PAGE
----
7. Talking to children of different age groups
Children and young people will respond to the news of your dementia in different ways. This will partly be affected by their age and how they tend to deal with things.
At this age, children are mostly interested in what's going on at the moment. Explain your dementia to them as simply as you can - for example, tell them you might not remember things you've talked about, or may lose things sometimes.
Primary school age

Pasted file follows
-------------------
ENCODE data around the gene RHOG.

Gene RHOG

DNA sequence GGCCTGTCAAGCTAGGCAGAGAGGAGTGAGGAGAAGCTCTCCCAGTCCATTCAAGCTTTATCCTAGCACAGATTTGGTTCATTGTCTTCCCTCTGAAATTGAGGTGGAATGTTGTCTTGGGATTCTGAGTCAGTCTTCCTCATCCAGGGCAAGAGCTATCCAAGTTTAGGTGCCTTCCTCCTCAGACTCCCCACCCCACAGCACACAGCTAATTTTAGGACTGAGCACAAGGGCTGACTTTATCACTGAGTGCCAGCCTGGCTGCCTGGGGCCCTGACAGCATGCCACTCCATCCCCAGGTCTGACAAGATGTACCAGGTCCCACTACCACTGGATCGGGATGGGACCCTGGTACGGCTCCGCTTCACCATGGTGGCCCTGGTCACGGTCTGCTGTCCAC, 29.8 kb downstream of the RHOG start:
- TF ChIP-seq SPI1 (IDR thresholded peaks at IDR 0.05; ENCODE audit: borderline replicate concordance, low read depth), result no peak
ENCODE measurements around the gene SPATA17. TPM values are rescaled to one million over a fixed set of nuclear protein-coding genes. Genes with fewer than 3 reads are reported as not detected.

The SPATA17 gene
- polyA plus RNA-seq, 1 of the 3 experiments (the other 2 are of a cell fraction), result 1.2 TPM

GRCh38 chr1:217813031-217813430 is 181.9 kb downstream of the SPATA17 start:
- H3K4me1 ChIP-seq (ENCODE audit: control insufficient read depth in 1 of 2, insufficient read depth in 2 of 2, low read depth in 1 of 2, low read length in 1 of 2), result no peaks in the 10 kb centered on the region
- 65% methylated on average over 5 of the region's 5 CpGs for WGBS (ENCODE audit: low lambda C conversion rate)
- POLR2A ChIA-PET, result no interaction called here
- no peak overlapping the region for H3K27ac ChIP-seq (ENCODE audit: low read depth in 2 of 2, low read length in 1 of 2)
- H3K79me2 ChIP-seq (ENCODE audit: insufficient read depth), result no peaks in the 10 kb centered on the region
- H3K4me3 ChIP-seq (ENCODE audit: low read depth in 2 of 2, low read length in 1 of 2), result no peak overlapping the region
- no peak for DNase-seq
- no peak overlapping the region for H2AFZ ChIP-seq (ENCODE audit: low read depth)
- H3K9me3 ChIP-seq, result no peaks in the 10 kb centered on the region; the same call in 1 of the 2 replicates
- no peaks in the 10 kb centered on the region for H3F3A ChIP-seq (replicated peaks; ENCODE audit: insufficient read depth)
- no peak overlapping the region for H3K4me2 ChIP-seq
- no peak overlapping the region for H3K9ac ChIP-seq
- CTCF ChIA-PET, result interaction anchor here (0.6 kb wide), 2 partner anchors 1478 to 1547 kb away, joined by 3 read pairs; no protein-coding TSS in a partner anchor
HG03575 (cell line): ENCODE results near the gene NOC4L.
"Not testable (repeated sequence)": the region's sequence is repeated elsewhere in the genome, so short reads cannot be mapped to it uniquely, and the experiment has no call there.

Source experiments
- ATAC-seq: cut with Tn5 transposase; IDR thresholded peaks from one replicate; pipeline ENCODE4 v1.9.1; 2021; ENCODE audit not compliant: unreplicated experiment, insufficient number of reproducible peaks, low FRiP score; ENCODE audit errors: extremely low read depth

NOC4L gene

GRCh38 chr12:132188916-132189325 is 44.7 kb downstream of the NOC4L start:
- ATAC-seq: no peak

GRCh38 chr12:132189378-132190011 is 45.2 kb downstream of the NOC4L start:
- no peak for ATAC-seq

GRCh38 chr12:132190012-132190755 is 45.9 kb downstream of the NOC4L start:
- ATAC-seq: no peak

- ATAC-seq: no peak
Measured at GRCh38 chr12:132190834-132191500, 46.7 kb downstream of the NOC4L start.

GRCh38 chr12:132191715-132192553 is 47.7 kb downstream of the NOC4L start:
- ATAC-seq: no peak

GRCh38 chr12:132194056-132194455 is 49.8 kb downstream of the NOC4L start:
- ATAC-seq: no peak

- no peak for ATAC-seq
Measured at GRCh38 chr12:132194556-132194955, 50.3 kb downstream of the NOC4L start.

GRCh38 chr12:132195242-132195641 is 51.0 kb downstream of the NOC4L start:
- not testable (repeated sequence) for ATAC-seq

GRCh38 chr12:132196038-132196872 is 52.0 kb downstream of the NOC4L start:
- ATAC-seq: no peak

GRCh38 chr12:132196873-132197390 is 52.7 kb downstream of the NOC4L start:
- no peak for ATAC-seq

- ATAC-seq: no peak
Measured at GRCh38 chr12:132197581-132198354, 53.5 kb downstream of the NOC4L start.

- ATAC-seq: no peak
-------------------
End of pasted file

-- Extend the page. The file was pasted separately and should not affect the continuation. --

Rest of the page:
Children at this age can be very honest and ask difficult questions. Encourage them to do this and say how they feel. From the age of eight or nine, children can often understand more difficult concepts like illness and death. Sometimes children of this age try to hide their feelings. They may be anxious - this could show in disturbed sleep or bad dreams, or aches and pains that don't seem to have a cause. It's important to listen to their worries.
Teenage years can be difficult because of the changes people go through at this age. Try to allow teenagers the time and space to come to terms with your dementia in their own way. They may not show their emotions and may be easily embarrassed. Show them you are there to listen to them but try not to make them talk about their feelings if they don't want to or are not ready.